By Lynne Kaye Subler
Reprinted with permission from the Virginia Horse
Kim Keppick stumbled onto a rewarding
business opportunity when, in a last ditch attempt to get her students horse to relax
and accept the bit, she attached one end of a pair of elastic side reins
to the horses bit and handed the other end to her student. As the
student rode off, to her amazement, the horse dropped his head and relaxed.
According to Kim, "thats when a light bulb went off for me."
To the horse, the give of the elastic simulated the soft feel of a highly
skilled riders hands.
At first, Kim did not expect the elastic
rein inserts she tinkered with to turn into a full-fledged business. "I just wanted
something practical for myself and a few other trainers." She and
the leather workers at Journeymen developed prototypes with all kinds
of different designs. As Kim described, "all the designs helped the
problem, but some were too heavy or too bulky or had too much stretch
or not enough." Kim sent the prototypes that worked best to other
trainers for their feedback. The other trainers responses proved
that getting a horse to relax and accept the bit was a common problem.
Kim said, "thanks to the positive responses I got from the trainers,
and most importantly the horses, I kept trying different prototypes until
I found a design that worked. Then, having proved that there was a need,
I patented the design and turn it into a business."
Two years and many, many prototypes after Kim put the
elastic side reins onto her students horse, Kim founded Rein-Aid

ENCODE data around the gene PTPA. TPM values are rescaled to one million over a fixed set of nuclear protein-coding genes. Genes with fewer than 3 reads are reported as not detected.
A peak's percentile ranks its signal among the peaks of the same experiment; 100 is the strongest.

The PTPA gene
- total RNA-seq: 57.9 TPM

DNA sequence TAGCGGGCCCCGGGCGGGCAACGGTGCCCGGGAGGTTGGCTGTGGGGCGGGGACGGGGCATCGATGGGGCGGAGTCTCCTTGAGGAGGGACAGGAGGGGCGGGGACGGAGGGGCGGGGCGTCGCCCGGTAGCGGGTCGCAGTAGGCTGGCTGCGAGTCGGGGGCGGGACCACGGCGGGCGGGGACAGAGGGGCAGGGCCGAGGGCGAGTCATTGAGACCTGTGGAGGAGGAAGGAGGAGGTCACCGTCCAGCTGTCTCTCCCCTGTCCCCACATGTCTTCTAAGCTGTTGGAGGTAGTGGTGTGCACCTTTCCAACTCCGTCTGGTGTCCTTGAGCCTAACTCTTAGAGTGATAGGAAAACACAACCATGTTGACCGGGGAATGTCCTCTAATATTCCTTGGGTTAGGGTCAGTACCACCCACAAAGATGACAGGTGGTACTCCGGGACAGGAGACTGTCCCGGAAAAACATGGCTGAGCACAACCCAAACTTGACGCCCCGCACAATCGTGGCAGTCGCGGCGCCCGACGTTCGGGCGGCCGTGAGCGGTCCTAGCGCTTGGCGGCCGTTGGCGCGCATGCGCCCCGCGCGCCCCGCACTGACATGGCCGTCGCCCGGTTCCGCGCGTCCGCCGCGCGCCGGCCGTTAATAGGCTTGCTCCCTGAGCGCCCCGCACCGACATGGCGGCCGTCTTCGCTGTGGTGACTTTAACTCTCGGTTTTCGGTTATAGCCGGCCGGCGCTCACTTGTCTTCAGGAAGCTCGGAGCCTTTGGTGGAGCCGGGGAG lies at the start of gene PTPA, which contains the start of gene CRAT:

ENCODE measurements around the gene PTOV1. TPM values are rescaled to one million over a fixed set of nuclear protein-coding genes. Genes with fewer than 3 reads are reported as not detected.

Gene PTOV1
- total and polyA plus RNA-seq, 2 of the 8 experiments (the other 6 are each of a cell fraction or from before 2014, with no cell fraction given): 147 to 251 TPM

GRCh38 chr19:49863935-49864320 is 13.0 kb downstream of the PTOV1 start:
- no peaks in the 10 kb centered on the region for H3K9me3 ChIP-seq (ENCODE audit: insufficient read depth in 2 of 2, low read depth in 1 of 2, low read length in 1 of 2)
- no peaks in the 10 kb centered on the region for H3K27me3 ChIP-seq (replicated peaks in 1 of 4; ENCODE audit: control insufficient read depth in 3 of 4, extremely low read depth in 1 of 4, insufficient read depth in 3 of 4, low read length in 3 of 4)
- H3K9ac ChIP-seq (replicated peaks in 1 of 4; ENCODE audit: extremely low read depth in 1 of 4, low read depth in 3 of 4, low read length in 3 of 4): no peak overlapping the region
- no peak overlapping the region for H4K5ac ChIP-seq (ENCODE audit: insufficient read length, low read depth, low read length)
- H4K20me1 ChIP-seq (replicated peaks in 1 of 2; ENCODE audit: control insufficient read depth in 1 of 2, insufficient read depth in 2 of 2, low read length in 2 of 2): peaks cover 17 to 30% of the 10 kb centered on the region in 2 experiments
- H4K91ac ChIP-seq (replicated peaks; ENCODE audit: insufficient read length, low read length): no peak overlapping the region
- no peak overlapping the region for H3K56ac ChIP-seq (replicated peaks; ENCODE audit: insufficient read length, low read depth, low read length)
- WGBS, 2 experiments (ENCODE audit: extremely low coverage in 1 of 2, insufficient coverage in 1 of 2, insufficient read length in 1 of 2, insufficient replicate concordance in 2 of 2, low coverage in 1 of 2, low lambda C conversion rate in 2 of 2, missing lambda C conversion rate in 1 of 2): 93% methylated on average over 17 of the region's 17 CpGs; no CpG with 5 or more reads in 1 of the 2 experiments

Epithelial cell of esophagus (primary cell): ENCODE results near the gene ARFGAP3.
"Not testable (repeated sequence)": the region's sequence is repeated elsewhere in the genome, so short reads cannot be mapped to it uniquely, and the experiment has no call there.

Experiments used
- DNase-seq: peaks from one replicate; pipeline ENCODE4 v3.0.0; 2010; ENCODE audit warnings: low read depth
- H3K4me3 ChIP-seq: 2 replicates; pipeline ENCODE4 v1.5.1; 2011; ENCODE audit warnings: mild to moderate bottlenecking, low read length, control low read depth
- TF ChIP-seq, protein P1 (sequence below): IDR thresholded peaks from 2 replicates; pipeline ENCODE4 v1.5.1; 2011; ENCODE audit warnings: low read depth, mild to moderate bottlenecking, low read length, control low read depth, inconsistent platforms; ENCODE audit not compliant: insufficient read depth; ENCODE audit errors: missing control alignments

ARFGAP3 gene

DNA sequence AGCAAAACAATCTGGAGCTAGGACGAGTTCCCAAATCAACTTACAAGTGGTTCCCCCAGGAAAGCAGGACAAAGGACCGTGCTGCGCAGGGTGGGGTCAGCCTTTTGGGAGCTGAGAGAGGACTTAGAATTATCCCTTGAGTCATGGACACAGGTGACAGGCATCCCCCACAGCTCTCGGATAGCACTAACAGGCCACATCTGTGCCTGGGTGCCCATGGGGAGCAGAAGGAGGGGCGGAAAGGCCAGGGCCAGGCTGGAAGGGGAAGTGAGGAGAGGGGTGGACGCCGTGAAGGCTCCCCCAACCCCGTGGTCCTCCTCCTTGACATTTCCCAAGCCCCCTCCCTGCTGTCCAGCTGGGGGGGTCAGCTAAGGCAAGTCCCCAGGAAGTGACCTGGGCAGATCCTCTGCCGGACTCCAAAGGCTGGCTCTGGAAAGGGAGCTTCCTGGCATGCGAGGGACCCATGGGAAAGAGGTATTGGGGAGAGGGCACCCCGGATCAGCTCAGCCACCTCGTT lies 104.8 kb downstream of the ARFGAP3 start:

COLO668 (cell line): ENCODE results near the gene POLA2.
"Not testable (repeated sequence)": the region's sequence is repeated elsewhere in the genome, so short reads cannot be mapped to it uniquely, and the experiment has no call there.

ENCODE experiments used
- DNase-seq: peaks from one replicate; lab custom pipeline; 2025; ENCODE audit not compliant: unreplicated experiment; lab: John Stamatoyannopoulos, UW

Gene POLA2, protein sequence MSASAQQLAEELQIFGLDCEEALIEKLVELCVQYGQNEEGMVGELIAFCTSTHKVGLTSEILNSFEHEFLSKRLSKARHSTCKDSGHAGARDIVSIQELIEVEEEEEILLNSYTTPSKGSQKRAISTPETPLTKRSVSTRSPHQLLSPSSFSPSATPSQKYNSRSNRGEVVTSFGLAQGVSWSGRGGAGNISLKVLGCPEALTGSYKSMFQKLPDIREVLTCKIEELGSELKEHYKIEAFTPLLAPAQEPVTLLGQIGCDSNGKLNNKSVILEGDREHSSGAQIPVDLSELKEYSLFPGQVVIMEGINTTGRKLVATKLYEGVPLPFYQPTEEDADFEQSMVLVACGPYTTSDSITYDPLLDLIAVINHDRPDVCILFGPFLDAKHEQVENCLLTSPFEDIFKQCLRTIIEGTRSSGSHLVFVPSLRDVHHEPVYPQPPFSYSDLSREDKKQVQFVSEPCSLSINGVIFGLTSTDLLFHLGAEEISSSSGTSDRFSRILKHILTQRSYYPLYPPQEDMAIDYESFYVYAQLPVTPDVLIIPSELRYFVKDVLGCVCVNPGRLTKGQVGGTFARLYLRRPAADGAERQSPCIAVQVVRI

Productions. Today, Kim can claim to have created a market for elastic
rein inserts and become the President of a very successful company.
Rein-Aid Productions designs, markets and distributes
specialized equestrian products. From its Middleburg, VA headquarters,
the company offers Rein-Aid® elastic rein inserts and seventeen
styles of Elasto-Rein® show reins with the Rein-Aid® feature.
The company keeps two employees busy full-time and uses several more
people to sell the companys products at trade fairs.
Like many entrepreneurs, Kim went into business without
formal business training. She joined the equestrian world as a full-time
competitor after high school and then began training horses and riders.
According to Kim, her training career gave her an "understanding
of how and why my products work. Really, the horses were my mentors."
As an international competitor Kim also traveled which she said got her
"used to the ways of the world." She credited designing lesson
plans and scheduling lessons efficiently with for her organization skills.
Her accounting skills came from "always doing the books for the familythat
is, my husbands farrier business and my own training business.
To make Rein-Aid Productions a
success, Kim also learned a whole host of other skills. "I was, and still am somewhat,
a complete rookie in the business world. Looking back--this is actually
quite funny--my original advertising idea was to put two-page, full color
ads in all the best horse publications. Something that would
really make a splash and get peoples attention. Then, I contacted
the publications and got a real shock. At the time, I think one full
color page in Practical Horseman cost $5,000. Needless to say,
the cost was way outside the budget in my business plan."
Unlike many entrepreneurs who would
have blown their budgets to do two page ads or place just a handful